P: n/a On 12 Mar, 18:48, Adrian Hawryluk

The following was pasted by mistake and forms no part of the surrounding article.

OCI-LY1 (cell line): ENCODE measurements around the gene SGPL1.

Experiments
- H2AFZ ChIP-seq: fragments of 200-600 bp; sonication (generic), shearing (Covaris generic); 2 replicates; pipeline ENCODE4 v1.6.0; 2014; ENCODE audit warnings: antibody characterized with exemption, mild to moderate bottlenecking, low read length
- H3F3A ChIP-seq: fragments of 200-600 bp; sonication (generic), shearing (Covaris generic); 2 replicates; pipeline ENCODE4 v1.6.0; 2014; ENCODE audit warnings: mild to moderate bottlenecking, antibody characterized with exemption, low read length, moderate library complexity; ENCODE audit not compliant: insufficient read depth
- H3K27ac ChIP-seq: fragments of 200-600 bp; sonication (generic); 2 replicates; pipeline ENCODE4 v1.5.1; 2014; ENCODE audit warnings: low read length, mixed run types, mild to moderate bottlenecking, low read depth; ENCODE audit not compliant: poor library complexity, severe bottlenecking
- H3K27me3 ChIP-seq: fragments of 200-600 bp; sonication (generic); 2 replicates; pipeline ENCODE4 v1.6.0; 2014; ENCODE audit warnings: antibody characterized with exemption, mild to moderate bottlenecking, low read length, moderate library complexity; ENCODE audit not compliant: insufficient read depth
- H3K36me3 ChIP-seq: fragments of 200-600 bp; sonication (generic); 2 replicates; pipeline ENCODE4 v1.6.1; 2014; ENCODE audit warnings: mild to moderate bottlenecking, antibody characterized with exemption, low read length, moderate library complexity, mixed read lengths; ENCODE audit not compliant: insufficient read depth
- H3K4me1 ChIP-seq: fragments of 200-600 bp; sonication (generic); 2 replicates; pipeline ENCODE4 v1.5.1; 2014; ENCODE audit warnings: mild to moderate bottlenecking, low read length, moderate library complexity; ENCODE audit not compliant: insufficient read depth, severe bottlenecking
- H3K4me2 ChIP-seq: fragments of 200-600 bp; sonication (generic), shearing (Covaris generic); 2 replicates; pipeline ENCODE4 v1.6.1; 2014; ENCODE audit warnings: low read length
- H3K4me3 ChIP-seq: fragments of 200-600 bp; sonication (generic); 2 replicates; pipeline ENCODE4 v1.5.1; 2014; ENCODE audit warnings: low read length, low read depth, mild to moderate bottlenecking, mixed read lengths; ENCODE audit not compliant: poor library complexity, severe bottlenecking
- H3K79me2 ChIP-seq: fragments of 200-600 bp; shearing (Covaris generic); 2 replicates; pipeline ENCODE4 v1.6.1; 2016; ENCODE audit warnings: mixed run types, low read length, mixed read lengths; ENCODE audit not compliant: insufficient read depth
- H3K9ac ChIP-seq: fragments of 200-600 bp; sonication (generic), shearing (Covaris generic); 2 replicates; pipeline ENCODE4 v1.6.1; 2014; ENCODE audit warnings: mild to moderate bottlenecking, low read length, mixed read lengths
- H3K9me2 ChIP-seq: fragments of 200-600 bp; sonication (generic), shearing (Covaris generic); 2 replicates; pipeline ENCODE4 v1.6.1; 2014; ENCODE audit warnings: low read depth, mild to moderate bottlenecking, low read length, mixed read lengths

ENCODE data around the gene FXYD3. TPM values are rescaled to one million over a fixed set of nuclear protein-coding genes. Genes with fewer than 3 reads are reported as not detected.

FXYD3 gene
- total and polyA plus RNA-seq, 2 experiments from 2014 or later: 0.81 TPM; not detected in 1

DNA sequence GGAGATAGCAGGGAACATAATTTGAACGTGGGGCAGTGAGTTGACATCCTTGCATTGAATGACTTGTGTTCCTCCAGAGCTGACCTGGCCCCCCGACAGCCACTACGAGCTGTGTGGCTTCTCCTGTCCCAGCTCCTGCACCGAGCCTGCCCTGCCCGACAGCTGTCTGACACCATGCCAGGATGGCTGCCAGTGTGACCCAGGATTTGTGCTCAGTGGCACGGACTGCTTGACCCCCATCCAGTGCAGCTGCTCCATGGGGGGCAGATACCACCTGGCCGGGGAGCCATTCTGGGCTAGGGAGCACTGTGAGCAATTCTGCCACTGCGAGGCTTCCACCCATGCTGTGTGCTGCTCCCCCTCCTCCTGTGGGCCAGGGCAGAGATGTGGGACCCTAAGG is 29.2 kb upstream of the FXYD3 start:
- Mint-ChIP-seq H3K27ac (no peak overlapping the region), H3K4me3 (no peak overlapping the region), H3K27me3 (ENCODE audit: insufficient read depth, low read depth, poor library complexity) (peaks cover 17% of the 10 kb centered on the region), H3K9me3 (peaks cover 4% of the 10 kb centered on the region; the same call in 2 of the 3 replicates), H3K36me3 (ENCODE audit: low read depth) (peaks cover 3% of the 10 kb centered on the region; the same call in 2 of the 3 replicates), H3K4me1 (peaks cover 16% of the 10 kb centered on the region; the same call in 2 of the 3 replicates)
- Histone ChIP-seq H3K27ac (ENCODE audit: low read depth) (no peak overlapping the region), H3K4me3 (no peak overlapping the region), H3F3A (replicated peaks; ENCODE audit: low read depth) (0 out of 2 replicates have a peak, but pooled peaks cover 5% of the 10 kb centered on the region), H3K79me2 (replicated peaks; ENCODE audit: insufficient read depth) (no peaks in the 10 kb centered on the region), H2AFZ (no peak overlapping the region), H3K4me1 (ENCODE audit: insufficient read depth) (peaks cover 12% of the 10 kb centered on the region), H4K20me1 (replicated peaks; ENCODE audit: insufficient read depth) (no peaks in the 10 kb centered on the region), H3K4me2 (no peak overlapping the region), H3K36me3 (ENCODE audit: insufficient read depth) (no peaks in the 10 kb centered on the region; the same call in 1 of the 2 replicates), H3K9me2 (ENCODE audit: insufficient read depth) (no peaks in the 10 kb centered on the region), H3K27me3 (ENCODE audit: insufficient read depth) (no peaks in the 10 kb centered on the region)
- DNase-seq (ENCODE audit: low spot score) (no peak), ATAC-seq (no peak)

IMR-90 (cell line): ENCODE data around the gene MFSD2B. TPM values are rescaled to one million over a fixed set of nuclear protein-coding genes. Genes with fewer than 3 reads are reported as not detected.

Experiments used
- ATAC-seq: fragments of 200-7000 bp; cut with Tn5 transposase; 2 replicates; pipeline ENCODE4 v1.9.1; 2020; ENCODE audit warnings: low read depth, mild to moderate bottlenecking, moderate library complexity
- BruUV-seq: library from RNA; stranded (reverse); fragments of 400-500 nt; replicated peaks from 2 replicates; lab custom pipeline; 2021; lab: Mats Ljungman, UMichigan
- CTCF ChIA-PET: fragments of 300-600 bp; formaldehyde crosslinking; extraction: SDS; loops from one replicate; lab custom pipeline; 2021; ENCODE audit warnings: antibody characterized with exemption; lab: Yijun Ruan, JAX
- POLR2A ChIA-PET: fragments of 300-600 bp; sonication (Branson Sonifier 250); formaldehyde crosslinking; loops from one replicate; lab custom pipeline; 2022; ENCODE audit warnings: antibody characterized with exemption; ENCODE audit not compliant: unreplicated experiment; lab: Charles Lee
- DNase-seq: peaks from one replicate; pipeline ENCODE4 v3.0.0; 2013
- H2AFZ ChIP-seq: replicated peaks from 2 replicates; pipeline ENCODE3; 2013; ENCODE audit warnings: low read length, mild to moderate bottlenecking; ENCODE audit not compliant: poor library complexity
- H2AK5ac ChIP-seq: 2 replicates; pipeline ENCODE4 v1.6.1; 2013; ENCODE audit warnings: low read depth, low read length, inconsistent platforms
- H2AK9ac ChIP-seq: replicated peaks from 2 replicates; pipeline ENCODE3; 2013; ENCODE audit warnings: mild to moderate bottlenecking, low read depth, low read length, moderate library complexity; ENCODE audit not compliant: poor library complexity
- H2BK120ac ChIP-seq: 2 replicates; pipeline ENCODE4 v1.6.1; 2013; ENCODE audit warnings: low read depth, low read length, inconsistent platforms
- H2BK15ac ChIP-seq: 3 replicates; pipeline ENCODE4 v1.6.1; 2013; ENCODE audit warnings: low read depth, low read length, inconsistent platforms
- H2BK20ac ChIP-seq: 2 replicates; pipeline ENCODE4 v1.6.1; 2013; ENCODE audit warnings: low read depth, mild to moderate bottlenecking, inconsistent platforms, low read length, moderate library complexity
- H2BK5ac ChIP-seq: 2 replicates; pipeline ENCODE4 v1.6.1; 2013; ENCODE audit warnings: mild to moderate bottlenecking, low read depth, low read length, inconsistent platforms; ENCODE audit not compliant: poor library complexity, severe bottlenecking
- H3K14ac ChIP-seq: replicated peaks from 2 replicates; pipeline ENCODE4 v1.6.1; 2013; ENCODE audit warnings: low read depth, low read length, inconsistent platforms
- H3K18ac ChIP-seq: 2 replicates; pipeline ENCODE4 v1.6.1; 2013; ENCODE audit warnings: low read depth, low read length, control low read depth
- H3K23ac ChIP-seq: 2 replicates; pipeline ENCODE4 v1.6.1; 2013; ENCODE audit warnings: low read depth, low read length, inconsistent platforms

P: n/a Gavin Deane wrote: On 12 Mar, 18:48, Adrian Hawryluk John Harrison wrote: >>BTW in 'float someFunction(float x[])' x is *not* an array, it is apointer, it is exactly the same as if you had written 'floatsomeFunction(float* x)'. You should prefer the second form because itdoesn't try to pretend that x is an array when it isn't. Sorry, you are wrong, x can decompose into a pointer, but it is _not_ apointer. Yes it is. No it isn't. >A pointer definition (float *x) can have its value changed,whereas an array definition (float x[]) cannot change its base location. I'm not sure what you mean here. Are you suggesting that some part of the following code should not compile? Or that the behaviour of some part of it is undefined? Or have I misunderstood you? In both foo1 and foo2, x is a (non-const) pointer to (non-const) float. [snip] void foo2(float x[]) { float f = 0.0f; x = &f; } _If_ that does work, it cannot be portable to all compilers, and I would deem it as a compiler bug. Try this: void foo(float *x) { ++x; float element1 = *x; } void bar(float[] x) { ++x; // compilation error float element1 = *x; } void zozo(float * const x) { ++x; // different compilation error float element1 = *x; } Unless you can point to a _specific_ location in the C++ spec that states unequivocally that a float[] is *the same as* and not *equivalent to* a float *, then forget it. If it don't quack like a duck in /all/ respects, then it ain't a duck. Also, the following does not compile due to a redefinition error. If float* x and float x[] were different types in the argument list, this should be acceptable as two distinct overloads of foo. But it isn't. void foo(float* x) {} void foo(float x[]) {} No, this is an ambiguous overload, not the same thing. Some compilers may allow it to look the same for added simplicity, but it is *not* the same! http://www.cplusplus.com/articles/siavoshkc1.html Adrian -- ================================================== ======== Adrian Hawryluk BSc. Computer Science ---------------------------------------------------------- Specialising in: OOD Methodologies in UML OOP Methodologies in C, C++ and more RT Embedded Programming __--------------------------------------------------__ ----- [blog: http://adrians-musings.blogspot.com/] ----- '--------------------------------------------------------' My newsgroup writings are licensed under the Creative Commons Attribution-Noncommercial-Share Alike 3.0 License http://creativecommons.org/licenses/by-nc-sa/3.0/ ================================================== ======== Mar 12 '07 #20